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Diet quality affects egg size and number but does not reduce maternal antibody transmission in Japanese quail Coturnix japonica

Grindstaff, Jennifer LU ; Demas, G E and Ketterson, E D (2005) In Journal of Animal Ecology 74(6). p.1051-1058
Abstract
1. The ability to resist infection is an important component of survival and lifetime reproductive success. Mounting and maintaining an immunological defence is assumed to be energetically costly and nutritional resources expended on immune function may induce trade-offs with other energetically expensive functions, including reproduction. Resource limitation may even have transgenerational effects on immune function during reproduction because mothers are the primary source of humoral immunity in young vertebrates. 2. To determine whether protein restriction affects humoral immunity, either within or across generations, we fed adult Japanese quail Coturnix japonica isocaloric diets containing either the recommended protein content for... (More)
1. The ability to resist infection is an important component of survival and lifetime reproductive success. Mounting and maintaining an immunological defence is assumed to be energetically costly and nutritional resources expended on immune function may induce trade-offs with other energetically expensive functions, including reproduction. Resource limitation may even have transgenerational effects on immune function during reproduction because mothers are the primary source of humoral immunity in young vertebrates. 2. To determine whether protein restriction affects humoral immunity, either within or across generations, we fed adult Japanese quail Coturnix japonica isocaloric diets containing either the recommended protein content for reproducing adults (20%), or a low protein diet (12%). 3. Females fed the low protein diet weighed less than control females and produced fewer eggs that were smaller in size. However, dietary treatment did not affect the antibody response to a novel antigen (SRBCs) or immunoglobulin concentration (IgG = IgY) in either females or their eggs. 4. This suggests that the magnitude of the humoral immune response is either not constrained by protein availability or that birds can compensate for low dietary protein intake when fed ad libitum. Maternal protein reserves may be catabolized to support egg production and antibody formation under protein restriction such that only very severe malnutrition would affect immune function. Future work should address whether other resources mediate the trade-off between immunity and reproduction or whether other components of the immune response are impacted by resource limitation. (Less)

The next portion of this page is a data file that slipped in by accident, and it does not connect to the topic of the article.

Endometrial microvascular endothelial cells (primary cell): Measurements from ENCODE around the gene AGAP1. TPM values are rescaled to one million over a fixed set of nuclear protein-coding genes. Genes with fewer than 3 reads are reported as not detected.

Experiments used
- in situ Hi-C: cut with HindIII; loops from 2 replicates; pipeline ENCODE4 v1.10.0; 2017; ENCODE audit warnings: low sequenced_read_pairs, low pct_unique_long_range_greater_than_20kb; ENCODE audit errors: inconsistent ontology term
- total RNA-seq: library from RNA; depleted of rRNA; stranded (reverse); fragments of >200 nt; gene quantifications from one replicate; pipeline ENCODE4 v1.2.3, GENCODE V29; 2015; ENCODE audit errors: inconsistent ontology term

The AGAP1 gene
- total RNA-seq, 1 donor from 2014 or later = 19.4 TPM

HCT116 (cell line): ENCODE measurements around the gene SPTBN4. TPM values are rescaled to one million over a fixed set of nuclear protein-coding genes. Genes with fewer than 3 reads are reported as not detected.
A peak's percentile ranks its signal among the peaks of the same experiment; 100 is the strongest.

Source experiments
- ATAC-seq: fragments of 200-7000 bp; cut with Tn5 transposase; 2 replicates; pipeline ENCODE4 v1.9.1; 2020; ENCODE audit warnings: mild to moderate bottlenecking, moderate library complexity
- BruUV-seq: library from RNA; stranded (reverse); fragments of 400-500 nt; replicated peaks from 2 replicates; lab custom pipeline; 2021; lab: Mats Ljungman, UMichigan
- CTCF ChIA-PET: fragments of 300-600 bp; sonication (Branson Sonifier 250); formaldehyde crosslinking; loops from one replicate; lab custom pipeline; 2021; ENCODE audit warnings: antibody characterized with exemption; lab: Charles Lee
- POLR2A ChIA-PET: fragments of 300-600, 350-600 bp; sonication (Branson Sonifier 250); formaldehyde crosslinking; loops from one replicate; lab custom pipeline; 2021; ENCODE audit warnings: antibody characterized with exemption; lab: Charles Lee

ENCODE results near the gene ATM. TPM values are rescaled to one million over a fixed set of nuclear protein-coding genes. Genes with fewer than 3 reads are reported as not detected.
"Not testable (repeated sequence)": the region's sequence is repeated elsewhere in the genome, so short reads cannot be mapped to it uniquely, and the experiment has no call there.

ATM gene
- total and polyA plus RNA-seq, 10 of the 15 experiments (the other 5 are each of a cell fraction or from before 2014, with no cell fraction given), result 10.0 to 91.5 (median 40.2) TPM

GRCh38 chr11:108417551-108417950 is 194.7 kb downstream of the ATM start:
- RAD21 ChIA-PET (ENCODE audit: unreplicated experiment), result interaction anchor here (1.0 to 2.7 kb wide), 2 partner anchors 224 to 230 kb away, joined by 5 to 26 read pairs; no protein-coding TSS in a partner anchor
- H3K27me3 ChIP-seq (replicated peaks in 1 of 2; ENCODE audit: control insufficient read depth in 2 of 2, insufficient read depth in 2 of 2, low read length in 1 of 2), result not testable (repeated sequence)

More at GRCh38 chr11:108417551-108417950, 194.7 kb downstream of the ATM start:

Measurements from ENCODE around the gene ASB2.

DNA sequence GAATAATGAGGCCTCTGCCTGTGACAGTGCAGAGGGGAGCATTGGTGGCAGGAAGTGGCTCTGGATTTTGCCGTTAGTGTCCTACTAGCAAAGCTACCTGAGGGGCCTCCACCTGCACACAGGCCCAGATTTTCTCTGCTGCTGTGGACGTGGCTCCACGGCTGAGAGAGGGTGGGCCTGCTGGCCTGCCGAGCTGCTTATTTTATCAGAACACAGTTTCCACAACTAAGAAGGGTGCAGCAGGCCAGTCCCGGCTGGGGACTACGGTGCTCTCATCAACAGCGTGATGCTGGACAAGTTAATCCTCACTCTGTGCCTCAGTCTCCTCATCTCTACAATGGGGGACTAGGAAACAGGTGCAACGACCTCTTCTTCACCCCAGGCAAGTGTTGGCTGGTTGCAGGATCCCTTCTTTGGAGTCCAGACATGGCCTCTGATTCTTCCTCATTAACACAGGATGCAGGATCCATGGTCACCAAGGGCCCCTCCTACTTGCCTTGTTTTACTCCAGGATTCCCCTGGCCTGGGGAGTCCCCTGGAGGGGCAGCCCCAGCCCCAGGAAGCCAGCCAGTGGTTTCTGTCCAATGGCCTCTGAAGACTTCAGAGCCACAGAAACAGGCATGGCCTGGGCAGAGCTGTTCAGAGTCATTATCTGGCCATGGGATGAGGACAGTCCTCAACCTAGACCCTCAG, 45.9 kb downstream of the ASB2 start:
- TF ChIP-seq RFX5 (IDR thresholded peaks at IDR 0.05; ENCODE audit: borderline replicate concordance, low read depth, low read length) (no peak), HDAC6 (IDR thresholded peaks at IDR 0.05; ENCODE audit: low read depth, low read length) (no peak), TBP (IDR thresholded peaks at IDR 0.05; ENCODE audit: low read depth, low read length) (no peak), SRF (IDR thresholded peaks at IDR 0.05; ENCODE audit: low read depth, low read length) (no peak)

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author
publishing date
type
Contribution to journal
publication status
published
subject
keywords
maternal effects, antibody transmission, immunity, trade-off, protein
in
Journal of Animal Ecology
volume
74
issue
6
pages
1051 - 1058
publisher
Federation of European Neuroscience Societies and Blackwell Publishing Ltd
external identifiers
  • wos:000232995200006
  • scopus:33746799376
ISSN
1365-2656
DOI
10.1111/j.1365-2656.2005.01002.x
language
English
LU publication?
no
id
789e8711-aa2a-4a06-b293-1eb4f0dc3a9a (old id 214214)
date added to LUP
2007-08-08 15:28:33
date last changed
2017-06-25 03:42:52
@article{789e8711-aa2a-4a06-b293-1eb4f0dc3a9a,
  abstract     = {1. The ability to resist infection is an important component of survival and lifetime reproductive success. Mounting and maintaining an immunological defence is assumed to be energetically costly and nutritional resources expended on immune function may induce trade-offs with other energetically expensive functions, including reproduction. Resource limitation may even have transgenerational effects on immune function during reproduction because mothers are the primary source of humoral immunity in young vertebrates. 2. To determine whether protein restriction affects humoral immunity, either within or across generations, we fed adult Japanese quail Coturnix japonica isocaloric diets containing either the recommended protein content for reproducing adults (20%), or a low protein diet (12%). 3. Females fed the low protein diet weighed less than control females and produced fewer eggs that were smaller in size. However, dietary treatment did not affect the antibody response to a novel antigen (SRBCs) or immunoglobulin concentration (IgG = IgY) in either females or their eggs. 4. This suggests that the magnitude of the humoral immune response is either not constrained by protein availability or that birds can compensate for low dietary protein intake when fed ad libitum. Maternal protein reserves may be catabolized to support egg production and antibody formation under protein restriction such that only very severe malnutrition would affect immune function. Future work should address whether other resources mediate the trade-off between immunity and reproduction or whether other components of the immune response are impacted by resource limitation.},
  author       = {Grindstaff, Jennifer and Demas, G E and Ketterson, E D},
  issn         = {1365-2656},
  keyword      = {maternal effects,antibody transmission,immunity,trade-off,protein},
  language     = {eng},
  number       = {6},
  pages        = {1051--1058},
  publisher    = {Federation of European Neuroscience Societies and Blackwell Publishing Ltd},
  series       = {Journal of Animal Ecology},
  title        = {Diet quality affects egg size and number but does not reduce maternal antibody transmission in Japanese quail Coturnix japonica},
  url          = {http://dx.doi.org/10.1111/j.1365-2656.2005.01002.x},
  volume       = {74},
  year         = {2005},
}